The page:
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    WHO interim recommendations

    WHO interim recommendations for the protection of persons involved in the mass slaughter of animals potentially infected with highly pathogenic avian influenza viruses

    (WHO Regional Office for the Western Pacific, Manila, 26 January 2004)

    Avian influenza is a highly contagious disease of birds which is currently epidemic amongst poultry in Asia. Exposure to infected poultry and their feces or dust/soil contaminated with feces) can result in human infection. These recommendations have been developed because human infections have been identified in association with the current poultry epidemic. They will be updated as more information becomes available.

    • Cullers and transporters should be provided with appropriate personal protective equipment:
      1. protective clothing, preferably coveralls plus an impermeable apron or surgical gowns with long cuffed sleeves plus an impermeable apron
      2. heavy duty rubber work gloves that may be disinfected
      3. N95 respirator masks are preferred1. Standard well-fitted surgical masks should be used if N95 respirators are not available2
      4. goggles
      5. rubber or polyurethane boots that can be disinfected or protective foot covers that can be discarded
    • All persons who have been in close contact with the infected animals should wash their hands frequently with soap and water. Cullers and transporters should disinfect their hands after the operation.
    • Environmental clean up should be carried out in areas of culling, using the same protective measures as above.
    • All persons exposed to infected chickens or to farms under suspicion should be under close monitoring by local health authorities.
      1. It is recommended that oseltamivir be readily available for the treatment of suspected H5N1 respiratory infections in cullers and farm workers involved in the mass culling3.
      2. They should also be vaccinated with the current WHO recommended influenza vaccine to avoid simultaneous infection by human influenza and avian influenza and to minimize the possibility of a re-assortment of the virus's genes4.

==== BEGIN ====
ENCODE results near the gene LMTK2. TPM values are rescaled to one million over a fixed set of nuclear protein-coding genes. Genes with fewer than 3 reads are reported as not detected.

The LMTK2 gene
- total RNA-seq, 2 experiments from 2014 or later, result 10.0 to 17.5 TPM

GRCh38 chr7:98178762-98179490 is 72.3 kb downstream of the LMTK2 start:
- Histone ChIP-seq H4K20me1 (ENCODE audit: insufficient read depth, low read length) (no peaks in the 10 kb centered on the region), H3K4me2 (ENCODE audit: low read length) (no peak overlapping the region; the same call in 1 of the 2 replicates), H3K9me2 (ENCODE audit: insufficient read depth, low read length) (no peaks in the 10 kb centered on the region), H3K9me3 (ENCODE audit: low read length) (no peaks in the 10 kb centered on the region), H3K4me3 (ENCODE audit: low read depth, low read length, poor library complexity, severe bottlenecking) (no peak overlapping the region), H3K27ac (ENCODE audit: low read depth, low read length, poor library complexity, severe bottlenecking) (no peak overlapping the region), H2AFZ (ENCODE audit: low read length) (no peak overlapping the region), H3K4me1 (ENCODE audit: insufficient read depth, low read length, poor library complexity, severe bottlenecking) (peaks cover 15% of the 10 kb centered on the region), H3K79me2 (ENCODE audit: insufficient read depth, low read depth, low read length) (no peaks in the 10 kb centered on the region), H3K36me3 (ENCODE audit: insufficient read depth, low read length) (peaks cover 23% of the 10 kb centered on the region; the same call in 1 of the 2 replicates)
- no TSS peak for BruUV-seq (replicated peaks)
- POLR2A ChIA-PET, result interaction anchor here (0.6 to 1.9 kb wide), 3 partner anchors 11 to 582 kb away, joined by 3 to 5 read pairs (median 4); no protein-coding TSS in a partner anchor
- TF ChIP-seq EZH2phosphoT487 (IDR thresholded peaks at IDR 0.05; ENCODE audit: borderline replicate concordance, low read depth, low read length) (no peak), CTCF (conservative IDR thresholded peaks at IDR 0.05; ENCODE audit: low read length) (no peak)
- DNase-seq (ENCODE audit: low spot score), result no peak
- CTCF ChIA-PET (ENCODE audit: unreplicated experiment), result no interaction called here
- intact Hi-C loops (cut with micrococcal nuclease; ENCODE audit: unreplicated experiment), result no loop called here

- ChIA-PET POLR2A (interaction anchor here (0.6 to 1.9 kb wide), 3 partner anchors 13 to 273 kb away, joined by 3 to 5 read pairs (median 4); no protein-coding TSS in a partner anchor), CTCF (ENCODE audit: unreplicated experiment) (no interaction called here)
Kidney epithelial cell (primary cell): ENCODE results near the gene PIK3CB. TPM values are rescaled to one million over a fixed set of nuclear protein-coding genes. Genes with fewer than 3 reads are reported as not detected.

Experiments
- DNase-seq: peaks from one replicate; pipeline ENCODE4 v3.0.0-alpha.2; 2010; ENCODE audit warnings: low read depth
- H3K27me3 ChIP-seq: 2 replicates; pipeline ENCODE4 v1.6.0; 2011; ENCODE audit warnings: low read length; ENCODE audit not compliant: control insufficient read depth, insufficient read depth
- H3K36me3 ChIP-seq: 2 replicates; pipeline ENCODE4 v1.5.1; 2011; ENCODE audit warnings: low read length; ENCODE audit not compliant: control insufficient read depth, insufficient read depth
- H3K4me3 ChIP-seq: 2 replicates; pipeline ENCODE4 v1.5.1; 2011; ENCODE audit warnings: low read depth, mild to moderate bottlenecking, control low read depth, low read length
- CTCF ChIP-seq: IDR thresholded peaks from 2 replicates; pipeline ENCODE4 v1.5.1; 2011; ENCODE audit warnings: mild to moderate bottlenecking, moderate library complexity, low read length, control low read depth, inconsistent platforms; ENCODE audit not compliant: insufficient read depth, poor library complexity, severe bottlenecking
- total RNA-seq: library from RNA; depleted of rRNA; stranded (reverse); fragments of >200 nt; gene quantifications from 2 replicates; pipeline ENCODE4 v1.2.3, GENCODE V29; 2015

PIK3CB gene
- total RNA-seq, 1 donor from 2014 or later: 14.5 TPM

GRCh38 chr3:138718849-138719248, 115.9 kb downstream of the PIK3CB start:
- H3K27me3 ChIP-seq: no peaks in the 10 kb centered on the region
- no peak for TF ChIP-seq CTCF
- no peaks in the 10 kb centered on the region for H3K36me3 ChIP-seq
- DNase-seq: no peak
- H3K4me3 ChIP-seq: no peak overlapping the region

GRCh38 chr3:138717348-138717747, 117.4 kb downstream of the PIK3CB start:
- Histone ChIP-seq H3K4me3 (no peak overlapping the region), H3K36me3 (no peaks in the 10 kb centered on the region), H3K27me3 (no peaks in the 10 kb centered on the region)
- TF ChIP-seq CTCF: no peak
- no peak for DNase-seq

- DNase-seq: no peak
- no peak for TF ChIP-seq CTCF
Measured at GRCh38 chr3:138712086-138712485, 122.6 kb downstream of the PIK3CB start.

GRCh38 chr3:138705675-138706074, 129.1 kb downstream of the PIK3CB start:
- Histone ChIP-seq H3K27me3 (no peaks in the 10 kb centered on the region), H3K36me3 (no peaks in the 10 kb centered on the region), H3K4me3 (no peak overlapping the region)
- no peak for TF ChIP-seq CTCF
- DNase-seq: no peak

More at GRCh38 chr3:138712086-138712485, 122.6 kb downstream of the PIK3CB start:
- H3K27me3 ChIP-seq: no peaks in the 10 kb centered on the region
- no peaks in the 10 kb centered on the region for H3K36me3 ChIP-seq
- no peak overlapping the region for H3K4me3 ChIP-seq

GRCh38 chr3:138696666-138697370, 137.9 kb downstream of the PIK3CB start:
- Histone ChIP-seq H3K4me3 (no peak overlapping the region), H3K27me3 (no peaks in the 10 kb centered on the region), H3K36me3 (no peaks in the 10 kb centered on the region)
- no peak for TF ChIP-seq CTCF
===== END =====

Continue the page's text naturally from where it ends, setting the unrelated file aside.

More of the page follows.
3. Additional health monitoring of chicken cullers, others involved in the process and their family members should be carried out. These individuals should report any relevant health problems (respiratory complaints, flu-like illnesses or eye infections) to a health care facility. Persons at high risk for severe complications of influenza(e.g. immunocompromised, over 60 years old, or with known chronic heart or lung disease) should avoid working with affected chickens.
    • Serological surveillance of exposed animal workers and veterinarians is encouraged.
    • In liaison with designated laboratories, full blood and post mortem specimens (intestinal contents, anal and oro-nasal swabs, trachea, lung, intestine, spleen, kidney, brain, liver and heart) of animals (including pigs) should be collected for investigation of new viral isolates.
    • US NIOSH certified N-95, European CE P2, or comparable national/regional standards applicable to the country of manufacture. Higher level particulate respirators may also be used.
    • In the control of the outbreak of avian influenza in the Netherlands in 2003, N95 or equivalent respiratory protection was used.
    • For treatment, oseltamivir phosphate (Tamiflu®): 75 mg capsule twice daily, for 5 days.
    • All concerned (persons at risk both environmentally and occupationally) should be vaccinated with the current WHO recommended influenza vaccine as soon as possible prior to anticipated risk exposure (2 weeks are required to develop preventive immunity by vaccination.). This does not specifically protect against H5N1.

    It is important that both the animal/agricultural and the human health sectors work together to improve the implementation of the above measures. The above measures may be revised if new information on the local situation becomes available.

    Source: WHO web site